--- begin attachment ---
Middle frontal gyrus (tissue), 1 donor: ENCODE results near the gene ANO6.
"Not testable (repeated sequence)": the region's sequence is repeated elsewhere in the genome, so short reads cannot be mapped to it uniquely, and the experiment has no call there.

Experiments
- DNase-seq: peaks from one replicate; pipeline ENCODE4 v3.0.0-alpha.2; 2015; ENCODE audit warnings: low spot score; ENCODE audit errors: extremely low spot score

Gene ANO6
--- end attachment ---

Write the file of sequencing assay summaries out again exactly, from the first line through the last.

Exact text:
Middle frontal gyrus (tissue), 1 donor: ENCODE results near the gene ANO6.
"Not testable (repeated sequence)": the region's sequence is repeated elsewhere in the genome, so short reads cannot be mapped to it uniquely, and the experiment has no call there.

Experiments
- DNase-seq: peaks from one replicate; pipeline ENCODE4 v3.0.0-alpha.2; 2015; ENCODE audit warnings: low spot score; ENCODE audit errors: extremely low spot score

Gene ANO6